The iPhone 7 Plus is now the cheapest large-screen iPhone that Apple still sells, so it remains a popular choice despite being replaced twice-over by the iPhone 8 Plus and then the even bigger display of the modern Apple flagships, culminating in the latest iPhone 12 Max.
Moreover, it’s updated with all the perks of iOS 14, including widgets, Dark Mode, and a host of app upgrades, giving it all the software in the priciest flagship iPhones.
Even though its traditional iPhone design won’t wow you in 2021, the 7 Plus did bring about a new Touch ID home button pad with no moving parts and a water-resistant design that will give you peace of mind. It’s less breakable than previous iPhones, especially if you pair it with an iPhone 7 Plus case.
Dimensions: 158.2 x 77.9 x 7.3mm
OS: iOS 12 (or iOS 13 beta)
Screen size: 5.5-inch
Resolution: 1080 x 1920
CPU: Apple A10 Fusion
Rear camera: 12MP
Front camera: 7MP
It’s also been heavily discounted since it launched, making the iPhone 7 Plus one of the most affordable Apple phones to run the latest iOS 14. While no longer sold directly by Apple, you can still buy the iPhone 7 Plus at plenty of retailers.
But it’s missing something significant: a 3.5mm headphone jack. The iPhone 7 series was the first without this standard way of plugging in headphones. Apple AirPods did come along to help alleviate this problem, at least to some degree.
Why do we recommend the iPhone 7 Plus over the standard iPhone 7? Two reasons other than the bigger screen size: improved battery life and an innovative camera.
Battery is always going to be better on a bigger phone, given the larger capacity, but the camera was a surprise at launch. Apple added a dual-lens camera, a conscious effort to make the iPhone 7 Plus a distinctly different choice.
The 7 Plus is the better of the two 2016 iPhones, even if it hasn’t moved in leaps and bounds from the overall iPhone 6S Plus look, and it’s cheaper than the iPhone XR if you’re on a budget. Make sure to compare prices with the new iPhone SE 2020, which is physically identical but has a far more current chipset (and thus will get iOS updates for years longer).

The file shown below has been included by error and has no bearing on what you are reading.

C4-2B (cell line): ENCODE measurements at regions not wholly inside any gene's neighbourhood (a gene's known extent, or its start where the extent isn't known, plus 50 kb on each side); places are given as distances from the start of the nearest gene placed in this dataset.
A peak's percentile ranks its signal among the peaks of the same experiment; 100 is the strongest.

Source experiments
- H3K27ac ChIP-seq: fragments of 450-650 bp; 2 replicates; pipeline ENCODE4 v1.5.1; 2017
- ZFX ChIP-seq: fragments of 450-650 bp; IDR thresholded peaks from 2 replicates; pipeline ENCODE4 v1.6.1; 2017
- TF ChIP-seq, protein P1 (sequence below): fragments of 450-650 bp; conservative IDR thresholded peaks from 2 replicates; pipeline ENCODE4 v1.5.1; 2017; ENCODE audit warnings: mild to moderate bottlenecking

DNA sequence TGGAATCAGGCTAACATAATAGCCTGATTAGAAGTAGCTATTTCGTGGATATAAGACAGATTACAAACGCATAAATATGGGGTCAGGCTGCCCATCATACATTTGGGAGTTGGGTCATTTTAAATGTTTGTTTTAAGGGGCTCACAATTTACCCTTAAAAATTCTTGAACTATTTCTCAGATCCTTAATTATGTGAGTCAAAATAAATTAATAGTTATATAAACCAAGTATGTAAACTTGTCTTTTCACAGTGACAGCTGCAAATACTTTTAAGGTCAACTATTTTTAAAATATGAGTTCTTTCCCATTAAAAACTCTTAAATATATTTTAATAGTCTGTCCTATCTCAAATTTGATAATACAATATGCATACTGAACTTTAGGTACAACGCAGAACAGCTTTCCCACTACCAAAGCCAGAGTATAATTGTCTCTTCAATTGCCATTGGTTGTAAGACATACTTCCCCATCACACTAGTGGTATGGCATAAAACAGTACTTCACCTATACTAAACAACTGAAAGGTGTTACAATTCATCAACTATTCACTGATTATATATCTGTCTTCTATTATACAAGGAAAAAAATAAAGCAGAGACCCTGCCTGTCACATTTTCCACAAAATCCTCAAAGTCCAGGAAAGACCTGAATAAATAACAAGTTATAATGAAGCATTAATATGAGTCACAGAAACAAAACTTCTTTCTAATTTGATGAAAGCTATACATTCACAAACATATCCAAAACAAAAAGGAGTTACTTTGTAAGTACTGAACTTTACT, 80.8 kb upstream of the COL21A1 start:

iPhone 7 Plus price and availability
- iPhone 7 Plus price (32GB): $569 (£569, AU$929)
- iPhone 7 Plus price (128GB): $669 (£669, AU$1,099)
- Launch price: from $769 (£719, AU$1,229)
- iPhone 7 Plus release date: September 2016
At launch, the iPhone 7 Plus price started at $769 (£719, AU$1,229) for the entry-level 32GB model and $869 (£819, AU$1,419) for the 128GB variant. Apple also offered a 256GB iPhone 7 Plus, but this particular model has now been discontinued.
With the arrival of newer generations of iPhone, the iPhone 7 Plus price has dropped, and it can now be picked up for $569 (£569, AU$929) in its 32GB guise.
Meanwhile, the 128GB iPhone 7 Plus price is down to $669 (£669, AU$1,099).
The iPhone 7 Plus is still widely available from Apple directly and from major retailers and carriers around the world.
- Water resistance is genuinely useful
- Lack of a headphone jack is initially frustrating
- More of the same design, with the same look as predecessors
It’s easy to tell the iPhone 7 Plus apart from its predecessors, as it’s the only iPhone to sport two cameras on its rear.
Aside from the bulkier camera block, lack of a headphone port (more on that in a minute) and a couple of new colors though, Apple’s stuck with exactly the same design that’s served it well for its previous two iPhone iterations.
If you’ve owned, or are familiar with, the iPhone 6 Plus or 6S Plus then you’ll know exactly what the iPhone 7 Plus looks like.
The rounded corners, aluminum frame and minimalist styling means the iPhone 7 Plus retains its premium status, and with the introduction of new black and ‘jet black’ colors, fans have two new ways to show their dark side.